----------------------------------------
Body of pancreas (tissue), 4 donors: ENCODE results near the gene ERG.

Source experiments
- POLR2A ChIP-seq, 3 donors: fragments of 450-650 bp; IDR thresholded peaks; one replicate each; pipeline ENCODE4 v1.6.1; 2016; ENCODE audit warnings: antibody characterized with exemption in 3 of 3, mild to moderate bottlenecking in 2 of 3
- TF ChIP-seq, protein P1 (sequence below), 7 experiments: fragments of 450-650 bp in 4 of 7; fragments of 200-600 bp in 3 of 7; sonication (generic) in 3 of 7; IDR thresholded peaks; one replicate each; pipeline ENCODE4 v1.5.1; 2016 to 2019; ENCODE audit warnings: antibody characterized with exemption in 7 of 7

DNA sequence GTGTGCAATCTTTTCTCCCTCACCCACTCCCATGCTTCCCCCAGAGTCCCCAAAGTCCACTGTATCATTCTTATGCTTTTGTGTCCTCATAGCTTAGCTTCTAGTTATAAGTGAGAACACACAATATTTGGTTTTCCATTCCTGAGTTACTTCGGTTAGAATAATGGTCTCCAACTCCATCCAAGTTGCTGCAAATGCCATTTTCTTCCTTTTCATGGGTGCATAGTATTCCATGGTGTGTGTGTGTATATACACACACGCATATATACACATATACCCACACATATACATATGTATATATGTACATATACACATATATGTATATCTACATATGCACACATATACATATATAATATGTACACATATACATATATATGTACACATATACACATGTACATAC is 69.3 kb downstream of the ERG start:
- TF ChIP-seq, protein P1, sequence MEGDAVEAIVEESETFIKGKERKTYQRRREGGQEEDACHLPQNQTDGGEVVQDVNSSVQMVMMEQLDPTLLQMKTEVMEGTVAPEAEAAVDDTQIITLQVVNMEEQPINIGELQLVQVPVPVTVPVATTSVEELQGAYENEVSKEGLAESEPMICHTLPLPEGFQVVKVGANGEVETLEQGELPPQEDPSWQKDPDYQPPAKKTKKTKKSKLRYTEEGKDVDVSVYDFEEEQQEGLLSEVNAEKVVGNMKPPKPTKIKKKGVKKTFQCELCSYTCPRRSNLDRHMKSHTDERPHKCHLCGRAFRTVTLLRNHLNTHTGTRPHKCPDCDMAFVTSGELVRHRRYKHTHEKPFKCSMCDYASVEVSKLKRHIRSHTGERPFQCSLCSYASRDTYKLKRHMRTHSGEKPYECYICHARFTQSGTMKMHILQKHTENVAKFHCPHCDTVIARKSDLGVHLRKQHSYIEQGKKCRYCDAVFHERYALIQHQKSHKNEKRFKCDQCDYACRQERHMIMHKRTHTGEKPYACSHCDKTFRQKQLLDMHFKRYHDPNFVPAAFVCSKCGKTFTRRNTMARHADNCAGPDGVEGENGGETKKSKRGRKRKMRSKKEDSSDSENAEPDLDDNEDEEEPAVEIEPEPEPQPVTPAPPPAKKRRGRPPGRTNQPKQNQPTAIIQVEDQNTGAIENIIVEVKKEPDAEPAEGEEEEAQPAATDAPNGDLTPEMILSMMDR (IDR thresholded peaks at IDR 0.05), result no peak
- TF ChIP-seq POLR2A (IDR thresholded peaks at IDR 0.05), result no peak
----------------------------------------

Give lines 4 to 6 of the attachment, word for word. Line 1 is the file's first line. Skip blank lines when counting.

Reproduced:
- TF ChIP-seq, protein P1 (sequence below), 7 experiments: fragments of 450-650 bp in 4 of 7; fragments of 200-600 bp in 3 of 7; sonication (generic) in 3 of 7; IDR thresholded peaks; one replicate each; pipeline ENCODE4 v1.5.1; 2016 to 2019; ENCODE audit warnings: antibody characterized with exemption in 7 of 7

DNA sequence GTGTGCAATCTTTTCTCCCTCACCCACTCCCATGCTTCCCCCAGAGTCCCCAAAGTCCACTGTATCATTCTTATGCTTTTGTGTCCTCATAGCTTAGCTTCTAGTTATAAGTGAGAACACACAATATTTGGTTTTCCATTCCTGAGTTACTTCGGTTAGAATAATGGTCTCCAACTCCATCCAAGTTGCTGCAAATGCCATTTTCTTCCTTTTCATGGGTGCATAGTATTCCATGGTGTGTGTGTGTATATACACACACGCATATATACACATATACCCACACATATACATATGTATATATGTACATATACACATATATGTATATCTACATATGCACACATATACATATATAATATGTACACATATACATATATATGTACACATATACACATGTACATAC is 69.3 kb downstream of the ERG start:
- TF ChIP-seq, protein P1, sequence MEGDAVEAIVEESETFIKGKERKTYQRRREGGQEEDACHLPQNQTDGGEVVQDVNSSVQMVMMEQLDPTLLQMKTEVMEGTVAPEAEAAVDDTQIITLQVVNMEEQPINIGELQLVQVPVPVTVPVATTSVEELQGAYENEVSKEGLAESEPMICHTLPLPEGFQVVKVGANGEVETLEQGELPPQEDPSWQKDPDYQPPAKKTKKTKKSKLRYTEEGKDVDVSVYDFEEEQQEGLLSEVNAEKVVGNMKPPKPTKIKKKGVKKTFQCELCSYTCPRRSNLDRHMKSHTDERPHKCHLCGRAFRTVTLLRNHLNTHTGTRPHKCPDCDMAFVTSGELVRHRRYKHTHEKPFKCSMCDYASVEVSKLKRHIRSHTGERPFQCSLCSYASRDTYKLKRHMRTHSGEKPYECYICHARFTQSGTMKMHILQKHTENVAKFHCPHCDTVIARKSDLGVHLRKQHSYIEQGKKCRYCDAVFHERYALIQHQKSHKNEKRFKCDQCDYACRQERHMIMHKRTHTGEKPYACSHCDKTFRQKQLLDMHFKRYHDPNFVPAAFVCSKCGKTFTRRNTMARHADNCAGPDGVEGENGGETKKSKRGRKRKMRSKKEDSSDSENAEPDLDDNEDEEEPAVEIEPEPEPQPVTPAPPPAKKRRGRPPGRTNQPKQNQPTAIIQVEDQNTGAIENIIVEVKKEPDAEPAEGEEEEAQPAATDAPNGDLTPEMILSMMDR (IDR thresholded peaks at IDR 0.05), result no peak